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The tragedies that remind us to make time for each other

Posted by Administrator on December 4, 2011

It just occurred to me that for the past couple of years, the only occasion I get to meet most of my relatives is during funerals.

A few days ago, I lost a cousin, who we buried yesterday. When I heard about his death, I was filled with regret.

You see, I hadn’t seen or talked to him for almost two years, yet when we were children, we – the cousins, that is – would meet several times a year.

The tradition was to spend holidays, especially Christmas, at our grandparents’ home. We’d slaughter a goat, eat chapati, and have a good time, reluctantly leaving after dark.

As we grew up, however, the get-togethers became fewer and fewer, and we grew further and further apart. Even though this cousin had been married for several years and had three children, I’d only met his family just once. Even worse, I had no idea where he lived.

When something like this happens, which isn’t often thank God, we always contact each other to agree on how to assist the affected family.

This time was no different; however, as I handed over my contribution to the appointed treasurer, I couldn’t help wishing that the money was to facilitate the long-forgotten get-togethers we used to have.

It pained me that the only thing bringing us together was the death of one of us.

What changed? No matter how much I searched within myself, I couldn’t come up with a satisfying answer, probably because there isn’t one.

Extended families

Curious, I asked a couple of friends and colleagues how often they met with their extended families. While there were several who described their families as close, there are some who confessed that they hadn’t visited one another in years.

When I asked why, they were hard-pressed to come up with an answer, eventually settling on the scapegoat we all reach for – work. But if we’re honest, work has nothing to do with why we’re estranged from our relatives. You and I don’t work 365 days a year, do we?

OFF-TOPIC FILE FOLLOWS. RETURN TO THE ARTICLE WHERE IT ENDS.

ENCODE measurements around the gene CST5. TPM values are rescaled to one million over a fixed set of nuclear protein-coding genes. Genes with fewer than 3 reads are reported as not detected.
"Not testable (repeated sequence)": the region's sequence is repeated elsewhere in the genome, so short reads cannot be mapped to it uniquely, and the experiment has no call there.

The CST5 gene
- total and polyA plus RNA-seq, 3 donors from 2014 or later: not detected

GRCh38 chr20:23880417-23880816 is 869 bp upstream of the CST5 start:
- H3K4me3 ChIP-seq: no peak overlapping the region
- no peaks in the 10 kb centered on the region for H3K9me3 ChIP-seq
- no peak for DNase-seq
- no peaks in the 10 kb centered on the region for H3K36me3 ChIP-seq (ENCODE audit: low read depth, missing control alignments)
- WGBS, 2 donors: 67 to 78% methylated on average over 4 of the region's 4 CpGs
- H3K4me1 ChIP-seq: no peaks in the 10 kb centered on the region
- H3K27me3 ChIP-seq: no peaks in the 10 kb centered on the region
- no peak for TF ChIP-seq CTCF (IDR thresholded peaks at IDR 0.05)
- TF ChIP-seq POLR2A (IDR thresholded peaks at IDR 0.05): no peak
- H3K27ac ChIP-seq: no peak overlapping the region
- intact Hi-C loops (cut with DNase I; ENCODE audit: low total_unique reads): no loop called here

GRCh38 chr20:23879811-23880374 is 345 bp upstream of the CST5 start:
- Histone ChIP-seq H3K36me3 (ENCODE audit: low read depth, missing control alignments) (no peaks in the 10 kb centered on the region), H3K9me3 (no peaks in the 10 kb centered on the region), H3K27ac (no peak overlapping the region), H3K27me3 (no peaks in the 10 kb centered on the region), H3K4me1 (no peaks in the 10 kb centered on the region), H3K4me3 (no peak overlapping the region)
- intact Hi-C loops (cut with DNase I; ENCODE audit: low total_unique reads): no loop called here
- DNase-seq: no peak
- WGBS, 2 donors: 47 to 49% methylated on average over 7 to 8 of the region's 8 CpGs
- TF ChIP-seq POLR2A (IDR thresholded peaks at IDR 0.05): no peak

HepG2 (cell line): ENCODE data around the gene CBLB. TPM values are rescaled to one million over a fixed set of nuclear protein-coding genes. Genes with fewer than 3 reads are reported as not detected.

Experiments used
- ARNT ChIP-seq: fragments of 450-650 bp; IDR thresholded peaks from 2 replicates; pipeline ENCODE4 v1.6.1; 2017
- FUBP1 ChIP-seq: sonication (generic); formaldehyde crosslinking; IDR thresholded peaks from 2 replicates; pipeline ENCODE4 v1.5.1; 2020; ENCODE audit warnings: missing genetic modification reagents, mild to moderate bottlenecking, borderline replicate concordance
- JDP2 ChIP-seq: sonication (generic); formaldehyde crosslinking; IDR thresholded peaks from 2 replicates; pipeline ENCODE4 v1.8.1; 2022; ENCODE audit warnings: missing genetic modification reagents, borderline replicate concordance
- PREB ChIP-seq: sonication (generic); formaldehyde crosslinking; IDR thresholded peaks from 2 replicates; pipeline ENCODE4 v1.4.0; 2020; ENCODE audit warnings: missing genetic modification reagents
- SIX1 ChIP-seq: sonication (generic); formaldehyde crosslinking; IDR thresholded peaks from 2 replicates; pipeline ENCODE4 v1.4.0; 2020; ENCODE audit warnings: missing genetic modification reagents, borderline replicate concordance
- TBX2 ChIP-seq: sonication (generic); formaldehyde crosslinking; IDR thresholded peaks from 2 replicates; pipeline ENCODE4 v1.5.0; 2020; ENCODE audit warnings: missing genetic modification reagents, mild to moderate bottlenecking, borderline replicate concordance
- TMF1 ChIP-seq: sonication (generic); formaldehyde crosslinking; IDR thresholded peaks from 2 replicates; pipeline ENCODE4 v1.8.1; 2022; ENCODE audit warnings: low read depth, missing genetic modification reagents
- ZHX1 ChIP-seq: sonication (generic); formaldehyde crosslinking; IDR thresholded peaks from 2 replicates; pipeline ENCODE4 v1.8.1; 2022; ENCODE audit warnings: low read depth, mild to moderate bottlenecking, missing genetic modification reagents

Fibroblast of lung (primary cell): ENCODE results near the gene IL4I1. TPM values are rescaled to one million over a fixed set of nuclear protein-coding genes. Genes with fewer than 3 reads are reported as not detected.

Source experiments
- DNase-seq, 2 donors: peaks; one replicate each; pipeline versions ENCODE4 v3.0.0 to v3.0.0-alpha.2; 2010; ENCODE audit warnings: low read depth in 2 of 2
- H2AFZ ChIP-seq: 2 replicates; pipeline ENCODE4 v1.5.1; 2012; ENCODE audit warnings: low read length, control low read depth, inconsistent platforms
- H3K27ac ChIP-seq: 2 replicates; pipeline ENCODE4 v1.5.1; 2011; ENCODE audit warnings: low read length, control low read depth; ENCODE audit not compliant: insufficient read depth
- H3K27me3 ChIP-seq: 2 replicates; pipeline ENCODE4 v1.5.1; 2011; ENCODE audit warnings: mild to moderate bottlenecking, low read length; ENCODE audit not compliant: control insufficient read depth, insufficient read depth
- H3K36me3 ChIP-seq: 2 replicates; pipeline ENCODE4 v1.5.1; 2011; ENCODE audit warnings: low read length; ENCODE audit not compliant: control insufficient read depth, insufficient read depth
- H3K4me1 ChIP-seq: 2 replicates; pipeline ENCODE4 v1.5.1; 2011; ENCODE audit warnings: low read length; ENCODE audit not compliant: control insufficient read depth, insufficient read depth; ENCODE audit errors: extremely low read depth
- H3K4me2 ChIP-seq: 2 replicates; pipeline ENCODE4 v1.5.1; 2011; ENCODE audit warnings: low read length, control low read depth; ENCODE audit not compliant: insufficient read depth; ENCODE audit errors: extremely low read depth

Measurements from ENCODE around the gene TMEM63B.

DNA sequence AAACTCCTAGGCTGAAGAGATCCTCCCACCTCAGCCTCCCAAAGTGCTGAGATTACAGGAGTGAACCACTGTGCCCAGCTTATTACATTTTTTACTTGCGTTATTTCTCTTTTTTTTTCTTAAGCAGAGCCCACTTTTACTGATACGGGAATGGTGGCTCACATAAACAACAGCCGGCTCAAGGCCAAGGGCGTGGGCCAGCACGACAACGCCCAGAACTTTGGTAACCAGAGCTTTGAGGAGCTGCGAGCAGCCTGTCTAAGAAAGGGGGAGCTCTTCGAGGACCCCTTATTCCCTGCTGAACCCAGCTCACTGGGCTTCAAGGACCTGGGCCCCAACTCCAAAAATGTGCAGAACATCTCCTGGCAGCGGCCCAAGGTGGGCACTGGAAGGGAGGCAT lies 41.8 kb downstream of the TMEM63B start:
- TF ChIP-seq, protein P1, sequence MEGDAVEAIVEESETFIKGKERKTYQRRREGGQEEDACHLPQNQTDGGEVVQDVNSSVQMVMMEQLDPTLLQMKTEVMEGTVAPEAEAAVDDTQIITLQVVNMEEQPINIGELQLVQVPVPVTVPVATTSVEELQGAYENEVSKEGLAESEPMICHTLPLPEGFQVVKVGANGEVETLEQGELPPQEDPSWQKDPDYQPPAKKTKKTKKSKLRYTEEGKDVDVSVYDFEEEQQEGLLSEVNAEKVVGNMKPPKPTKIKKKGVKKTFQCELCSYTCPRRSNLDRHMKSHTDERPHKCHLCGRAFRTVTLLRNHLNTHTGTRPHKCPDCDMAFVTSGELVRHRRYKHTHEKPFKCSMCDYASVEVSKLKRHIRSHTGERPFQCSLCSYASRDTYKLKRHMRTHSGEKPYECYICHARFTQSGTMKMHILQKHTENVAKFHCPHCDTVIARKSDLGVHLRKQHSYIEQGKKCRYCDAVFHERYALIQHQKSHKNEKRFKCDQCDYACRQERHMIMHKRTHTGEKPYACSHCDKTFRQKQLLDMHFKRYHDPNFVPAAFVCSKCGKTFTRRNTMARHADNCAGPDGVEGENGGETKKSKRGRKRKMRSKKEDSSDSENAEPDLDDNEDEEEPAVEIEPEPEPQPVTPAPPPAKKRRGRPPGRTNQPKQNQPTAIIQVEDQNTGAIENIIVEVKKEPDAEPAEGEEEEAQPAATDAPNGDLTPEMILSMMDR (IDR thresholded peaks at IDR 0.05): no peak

Some time back, someone told me about a cousin of his who attempted to commit suicide after realising that the man she planned to get married to was her brother.

Turned out that her father had had a child with another woman, a child that he’d never bothered to tell anyone about.

Such stories convince me that this big world is really not that big. It convinces me that the possibility of my son meeting and falling in love with a pretty cousin he’s never met, several years from now, is not far-fetched.

That is why I plan to initiate a family get-together this December, which, hopefully, will be the beginning of many more to come.

Two days ago, someone forwarded me an email that prompted me to re-examine my priorities.

A professor stood before his philosophy class and began to fill an empty jar with golf balls. When he could no longer fit any more golf balls, he asked his students if the jar was full. They said it was.

Box of pebbles

He then picked up a box of pebbles and poured them into the jar and shook it so that they settled into the open spaces between the golf balls.

Once again, he asked the students if the jar was full. They said it was. He picked up a box of sand and emptied it into the jar. This time round, there was no doubt that the snug-looking jar was full, and the students told him so.

“This jar represents your life,” he informed them. The golf balls, he said, were the important things – God, family,children, health and friends, things that if everything else was lost but they remained, your life would still be full.

The pebbles stood for the things that matter, such as your job, house, and car, while the sand represents everything else, basically the inconsequential stuff in your life.

“If you put the sand into the jar first, there is no room for the pebbles or golf balls. The same goes for life. If you spend all your time and energy on the small stuff, you will never have room for the things that should be important to you,” he summarised.


Source: http://www.nation.co.ke/Features/lifestyle/The+tragedies+that+remind+us++to+make+time+for+each+other+/-/1214/1283404/-/2lobdb/-/index.html


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